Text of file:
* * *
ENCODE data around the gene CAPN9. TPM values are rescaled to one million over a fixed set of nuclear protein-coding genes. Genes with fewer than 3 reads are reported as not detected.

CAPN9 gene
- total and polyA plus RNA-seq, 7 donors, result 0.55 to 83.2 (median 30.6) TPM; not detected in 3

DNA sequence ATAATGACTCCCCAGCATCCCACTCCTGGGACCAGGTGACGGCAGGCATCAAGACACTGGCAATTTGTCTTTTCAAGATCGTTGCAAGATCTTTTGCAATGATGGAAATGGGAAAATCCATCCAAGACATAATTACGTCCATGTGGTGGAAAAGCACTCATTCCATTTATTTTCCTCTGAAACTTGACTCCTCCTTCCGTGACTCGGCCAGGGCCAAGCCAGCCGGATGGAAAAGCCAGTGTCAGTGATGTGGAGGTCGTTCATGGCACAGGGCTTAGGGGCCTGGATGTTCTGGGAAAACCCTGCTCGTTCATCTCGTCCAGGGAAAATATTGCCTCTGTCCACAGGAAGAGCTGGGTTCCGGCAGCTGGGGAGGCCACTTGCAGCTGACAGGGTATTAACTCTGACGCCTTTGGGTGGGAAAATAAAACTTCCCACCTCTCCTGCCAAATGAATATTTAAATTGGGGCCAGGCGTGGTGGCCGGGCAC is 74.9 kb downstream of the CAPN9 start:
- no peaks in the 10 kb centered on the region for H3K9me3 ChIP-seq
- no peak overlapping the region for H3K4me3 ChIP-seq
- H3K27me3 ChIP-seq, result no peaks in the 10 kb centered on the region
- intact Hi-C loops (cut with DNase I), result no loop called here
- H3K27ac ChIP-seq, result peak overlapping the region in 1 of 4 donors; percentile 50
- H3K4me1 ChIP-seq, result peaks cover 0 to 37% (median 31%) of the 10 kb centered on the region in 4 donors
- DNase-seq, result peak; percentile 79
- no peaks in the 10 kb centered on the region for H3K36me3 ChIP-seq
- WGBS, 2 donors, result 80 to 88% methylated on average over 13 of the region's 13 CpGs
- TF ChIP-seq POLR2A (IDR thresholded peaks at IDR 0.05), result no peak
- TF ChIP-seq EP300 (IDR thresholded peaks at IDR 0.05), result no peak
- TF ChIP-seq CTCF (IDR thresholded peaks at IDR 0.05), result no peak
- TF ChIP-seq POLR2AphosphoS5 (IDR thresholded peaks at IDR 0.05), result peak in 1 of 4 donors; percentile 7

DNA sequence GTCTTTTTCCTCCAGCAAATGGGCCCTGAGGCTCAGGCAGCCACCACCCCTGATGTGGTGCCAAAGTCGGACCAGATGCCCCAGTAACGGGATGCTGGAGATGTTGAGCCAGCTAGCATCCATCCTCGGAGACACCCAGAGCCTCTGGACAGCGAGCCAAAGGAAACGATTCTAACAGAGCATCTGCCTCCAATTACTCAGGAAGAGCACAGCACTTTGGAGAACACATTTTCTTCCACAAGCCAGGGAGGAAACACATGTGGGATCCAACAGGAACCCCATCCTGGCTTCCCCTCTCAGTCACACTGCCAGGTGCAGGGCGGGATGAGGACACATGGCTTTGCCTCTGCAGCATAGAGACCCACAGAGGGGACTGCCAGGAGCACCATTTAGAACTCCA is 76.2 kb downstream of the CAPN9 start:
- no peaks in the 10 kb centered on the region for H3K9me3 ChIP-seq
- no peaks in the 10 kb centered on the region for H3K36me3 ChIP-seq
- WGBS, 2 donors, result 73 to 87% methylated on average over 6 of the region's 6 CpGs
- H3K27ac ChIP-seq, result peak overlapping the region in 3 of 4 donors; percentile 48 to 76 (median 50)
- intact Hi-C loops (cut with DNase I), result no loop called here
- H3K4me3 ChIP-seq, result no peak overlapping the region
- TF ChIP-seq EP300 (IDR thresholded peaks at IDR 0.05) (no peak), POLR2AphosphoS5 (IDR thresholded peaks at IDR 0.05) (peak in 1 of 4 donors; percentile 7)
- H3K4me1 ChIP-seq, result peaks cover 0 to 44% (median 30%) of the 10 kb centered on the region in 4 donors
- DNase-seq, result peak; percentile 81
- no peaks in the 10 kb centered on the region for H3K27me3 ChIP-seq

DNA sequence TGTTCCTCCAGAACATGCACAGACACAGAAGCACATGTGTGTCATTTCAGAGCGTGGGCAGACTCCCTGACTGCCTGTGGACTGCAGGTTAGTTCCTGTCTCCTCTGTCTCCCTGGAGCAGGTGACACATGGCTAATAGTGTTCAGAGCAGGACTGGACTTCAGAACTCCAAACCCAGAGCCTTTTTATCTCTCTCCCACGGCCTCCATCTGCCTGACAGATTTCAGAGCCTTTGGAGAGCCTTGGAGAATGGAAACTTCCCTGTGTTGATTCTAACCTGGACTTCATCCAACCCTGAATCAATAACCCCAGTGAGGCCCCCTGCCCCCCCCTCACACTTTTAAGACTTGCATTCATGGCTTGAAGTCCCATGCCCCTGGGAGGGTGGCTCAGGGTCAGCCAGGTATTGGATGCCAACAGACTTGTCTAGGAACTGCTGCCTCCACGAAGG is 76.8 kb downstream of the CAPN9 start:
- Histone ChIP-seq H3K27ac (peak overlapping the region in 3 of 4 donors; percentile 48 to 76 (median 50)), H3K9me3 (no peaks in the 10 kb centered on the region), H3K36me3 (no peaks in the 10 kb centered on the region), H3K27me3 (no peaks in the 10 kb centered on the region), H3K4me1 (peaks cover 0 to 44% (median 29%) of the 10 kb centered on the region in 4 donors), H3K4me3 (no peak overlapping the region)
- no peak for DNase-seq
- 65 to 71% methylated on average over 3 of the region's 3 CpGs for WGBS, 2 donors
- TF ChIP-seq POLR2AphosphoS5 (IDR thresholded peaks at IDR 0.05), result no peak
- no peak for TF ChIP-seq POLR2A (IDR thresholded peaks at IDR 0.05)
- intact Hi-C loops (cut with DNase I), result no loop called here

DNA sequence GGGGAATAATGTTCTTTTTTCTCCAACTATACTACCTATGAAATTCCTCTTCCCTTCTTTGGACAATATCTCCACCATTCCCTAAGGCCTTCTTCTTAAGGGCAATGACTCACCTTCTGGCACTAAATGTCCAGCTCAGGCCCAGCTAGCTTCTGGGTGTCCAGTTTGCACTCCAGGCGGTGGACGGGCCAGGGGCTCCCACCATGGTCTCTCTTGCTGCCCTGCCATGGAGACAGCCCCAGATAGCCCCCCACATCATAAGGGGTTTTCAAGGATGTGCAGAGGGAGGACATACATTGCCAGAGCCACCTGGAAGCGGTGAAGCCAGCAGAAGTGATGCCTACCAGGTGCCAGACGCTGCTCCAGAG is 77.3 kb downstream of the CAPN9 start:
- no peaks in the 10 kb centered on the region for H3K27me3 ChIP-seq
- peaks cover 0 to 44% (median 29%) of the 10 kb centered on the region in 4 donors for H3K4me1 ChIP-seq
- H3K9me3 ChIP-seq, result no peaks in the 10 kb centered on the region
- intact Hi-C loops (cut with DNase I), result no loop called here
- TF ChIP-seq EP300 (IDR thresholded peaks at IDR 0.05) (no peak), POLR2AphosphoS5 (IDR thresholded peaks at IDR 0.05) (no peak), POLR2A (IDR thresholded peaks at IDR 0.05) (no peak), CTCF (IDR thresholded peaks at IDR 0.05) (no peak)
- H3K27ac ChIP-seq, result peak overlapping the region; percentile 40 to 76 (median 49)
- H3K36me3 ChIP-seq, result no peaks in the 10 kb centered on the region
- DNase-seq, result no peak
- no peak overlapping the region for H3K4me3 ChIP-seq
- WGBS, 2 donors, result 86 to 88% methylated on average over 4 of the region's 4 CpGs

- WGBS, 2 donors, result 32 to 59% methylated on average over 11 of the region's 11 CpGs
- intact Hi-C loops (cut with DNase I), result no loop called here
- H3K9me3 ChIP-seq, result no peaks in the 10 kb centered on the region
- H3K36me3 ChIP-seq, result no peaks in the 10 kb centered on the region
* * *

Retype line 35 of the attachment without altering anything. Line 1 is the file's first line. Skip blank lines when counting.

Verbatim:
- intact Hi-C loops (cut with DNase I), result no loop called here